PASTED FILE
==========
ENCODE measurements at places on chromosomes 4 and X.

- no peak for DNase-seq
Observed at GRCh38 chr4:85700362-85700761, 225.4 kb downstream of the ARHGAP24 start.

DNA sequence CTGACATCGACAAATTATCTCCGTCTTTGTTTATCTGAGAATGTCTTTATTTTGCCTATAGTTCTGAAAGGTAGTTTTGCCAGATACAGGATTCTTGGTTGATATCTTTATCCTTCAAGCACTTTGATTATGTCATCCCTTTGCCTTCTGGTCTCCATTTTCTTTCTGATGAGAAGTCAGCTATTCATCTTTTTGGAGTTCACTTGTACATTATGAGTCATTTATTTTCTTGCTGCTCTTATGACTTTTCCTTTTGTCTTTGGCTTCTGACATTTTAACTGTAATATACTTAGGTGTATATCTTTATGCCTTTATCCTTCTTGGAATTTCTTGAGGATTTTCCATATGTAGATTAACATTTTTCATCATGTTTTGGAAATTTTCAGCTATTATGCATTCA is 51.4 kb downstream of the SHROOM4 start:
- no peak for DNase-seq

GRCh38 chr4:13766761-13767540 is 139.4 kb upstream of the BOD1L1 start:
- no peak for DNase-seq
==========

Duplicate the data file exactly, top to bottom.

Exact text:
ENCODE measurements at places on chromosomes 4 and X.

- no peak for DNase-seq
Observed at GRCh38 chr4:85700362-85700761, 225.4 kb downstream of the ARHGAP24 start.

DNA sequence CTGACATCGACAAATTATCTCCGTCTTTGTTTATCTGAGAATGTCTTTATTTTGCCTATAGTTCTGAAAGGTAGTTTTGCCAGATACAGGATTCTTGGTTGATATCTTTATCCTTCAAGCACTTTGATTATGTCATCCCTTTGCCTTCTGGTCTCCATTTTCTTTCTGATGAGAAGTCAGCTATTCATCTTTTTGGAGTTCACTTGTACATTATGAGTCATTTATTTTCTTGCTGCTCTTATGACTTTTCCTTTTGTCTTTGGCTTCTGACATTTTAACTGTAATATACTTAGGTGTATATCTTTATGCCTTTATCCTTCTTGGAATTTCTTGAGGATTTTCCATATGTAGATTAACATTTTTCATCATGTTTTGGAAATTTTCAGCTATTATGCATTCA is 51.4 kb downstream of the SHROOM4 start:
- no peak for DNase-seq

GRCh38 chr4:13766761-13767540 is 139.4 kb upstream of the BOD1L1 start:
- no peak for DNase-seq